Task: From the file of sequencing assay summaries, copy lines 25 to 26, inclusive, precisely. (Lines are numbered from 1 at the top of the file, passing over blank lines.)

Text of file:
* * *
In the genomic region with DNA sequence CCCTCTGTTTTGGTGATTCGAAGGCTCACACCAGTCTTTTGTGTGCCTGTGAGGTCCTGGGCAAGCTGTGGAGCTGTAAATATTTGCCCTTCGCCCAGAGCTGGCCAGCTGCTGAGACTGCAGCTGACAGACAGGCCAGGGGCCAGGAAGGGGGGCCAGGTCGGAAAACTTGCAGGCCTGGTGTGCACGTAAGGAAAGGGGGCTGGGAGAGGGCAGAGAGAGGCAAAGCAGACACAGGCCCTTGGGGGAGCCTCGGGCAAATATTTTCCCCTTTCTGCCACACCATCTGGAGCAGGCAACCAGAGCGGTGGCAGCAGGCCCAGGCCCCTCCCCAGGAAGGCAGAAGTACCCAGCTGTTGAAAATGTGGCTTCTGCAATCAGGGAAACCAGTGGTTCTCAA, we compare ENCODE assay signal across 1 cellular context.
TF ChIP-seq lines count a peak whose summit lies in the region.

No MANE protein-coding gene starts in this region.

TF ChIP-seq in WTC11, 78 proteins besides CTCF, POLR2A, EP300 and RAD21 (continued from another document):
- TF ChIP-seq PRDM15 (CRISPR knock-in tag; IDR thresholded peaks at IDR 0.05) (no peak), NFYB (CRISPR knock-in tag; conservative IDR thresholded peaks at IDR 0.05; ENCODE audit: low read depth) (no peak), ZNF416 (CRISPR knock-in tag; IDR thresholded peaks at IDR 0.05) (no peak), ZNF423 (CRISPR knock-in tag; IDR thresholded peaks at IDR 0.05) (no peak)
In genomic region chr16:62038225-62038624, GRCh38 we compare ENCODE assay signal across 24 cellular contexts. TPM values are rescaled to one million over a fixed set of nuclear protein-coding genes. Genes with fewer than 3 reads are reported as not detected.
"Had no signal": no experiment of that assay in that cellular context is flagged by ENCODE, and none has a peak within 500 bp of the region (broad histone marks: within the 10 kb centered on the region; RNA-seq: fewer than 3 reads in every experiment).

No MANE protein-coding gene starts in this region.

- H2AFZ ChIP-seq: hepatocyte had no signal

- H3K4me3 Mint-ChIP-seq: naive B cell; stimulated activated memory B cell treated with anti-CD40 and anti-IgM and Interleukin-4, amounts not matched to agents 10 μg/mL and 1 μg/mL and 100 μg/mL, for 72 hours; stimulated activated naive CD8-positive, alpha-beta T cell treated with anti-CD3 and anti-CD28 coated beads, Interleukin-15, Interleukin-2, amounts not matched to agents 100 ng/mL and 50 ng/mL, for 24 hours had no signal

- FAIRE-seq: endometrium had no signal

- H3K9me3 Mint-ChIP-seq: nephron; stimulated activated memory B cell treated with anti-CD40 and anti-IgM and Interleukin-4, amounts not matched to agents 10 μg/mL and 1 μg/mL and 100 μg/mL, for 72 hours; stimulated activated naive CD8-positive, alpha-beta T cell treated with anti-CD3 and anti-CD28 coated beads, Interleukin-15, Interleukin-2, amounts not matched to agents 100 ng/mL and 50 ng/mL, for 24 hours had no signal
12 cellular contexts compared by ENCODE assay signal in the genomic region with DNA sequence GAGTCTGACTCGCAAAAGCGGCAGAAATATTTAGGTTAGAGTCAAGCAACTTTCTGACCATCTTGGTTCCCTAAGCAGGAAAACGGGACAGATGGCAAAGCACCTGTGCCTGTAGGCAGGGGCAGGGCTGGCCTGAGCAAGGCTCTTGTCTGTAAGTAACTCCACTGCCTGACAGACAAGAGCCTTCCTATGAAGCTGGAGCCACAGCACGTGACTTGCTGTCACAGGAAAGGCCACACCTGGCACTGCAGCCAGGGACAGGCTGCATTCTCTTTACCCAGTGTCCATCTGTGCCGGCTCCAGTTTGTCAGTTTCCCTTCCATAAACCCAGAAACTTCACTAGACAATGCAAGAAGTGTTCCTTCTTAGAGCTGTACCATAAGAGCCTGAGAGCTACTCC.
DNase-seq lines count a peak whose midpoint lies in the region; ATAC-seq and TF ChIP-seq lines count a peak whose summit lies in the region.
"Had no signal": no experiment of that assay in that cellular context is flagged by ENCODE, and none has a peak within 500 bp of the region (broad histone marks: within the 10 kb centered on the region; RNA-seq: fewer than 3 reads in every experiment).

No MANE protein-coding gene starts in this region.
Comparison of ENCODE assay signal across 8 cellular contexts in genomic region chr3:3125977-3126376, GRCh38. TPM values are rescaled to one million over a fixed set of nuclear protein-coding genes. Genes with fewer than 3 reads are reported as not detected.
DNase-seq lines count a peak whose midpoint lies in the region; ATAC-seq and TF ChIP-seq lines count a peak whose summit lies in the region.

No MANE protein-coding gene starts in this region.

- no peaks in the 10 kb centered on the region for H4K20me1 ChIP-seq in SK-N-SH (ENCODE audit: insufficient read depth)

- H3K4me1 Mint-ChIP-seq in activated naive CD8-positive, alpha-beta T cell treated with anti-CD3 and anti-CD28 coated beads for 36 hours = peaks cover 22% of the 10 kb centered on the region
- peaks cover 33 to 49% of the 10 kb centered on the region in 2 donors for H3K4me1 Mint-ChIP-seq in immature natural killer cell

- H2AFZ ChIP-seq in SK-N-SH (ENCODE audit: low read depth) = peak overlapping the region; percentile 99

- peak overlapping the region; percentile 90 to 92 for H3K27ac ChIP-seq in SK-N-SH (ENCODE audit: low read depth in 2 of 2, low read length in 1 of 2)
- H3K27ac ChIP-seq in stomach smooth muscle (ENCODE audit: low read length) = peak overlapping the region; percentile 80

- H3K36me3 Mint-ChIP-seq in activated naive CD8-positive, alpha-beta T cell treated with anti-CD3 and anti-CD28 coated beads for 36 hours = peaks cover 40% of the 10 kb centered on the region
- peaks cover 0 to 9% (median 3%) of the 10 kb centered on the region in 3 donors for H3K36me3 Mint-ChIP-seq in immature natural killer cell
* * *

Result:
- H3K27ac ChIP-seq in stomach smooth muscle (ENCODE audit: low read length) = peak overlapping the region; percentile 80

- H3K36me3 Mint-ChIP-seq in activated naive CD8-positive, alpha-beta T cell treated with anti-CD3 and anti-CD28 coated beads for 36 hours = peaks cover 40% of the 10 kb centered on the region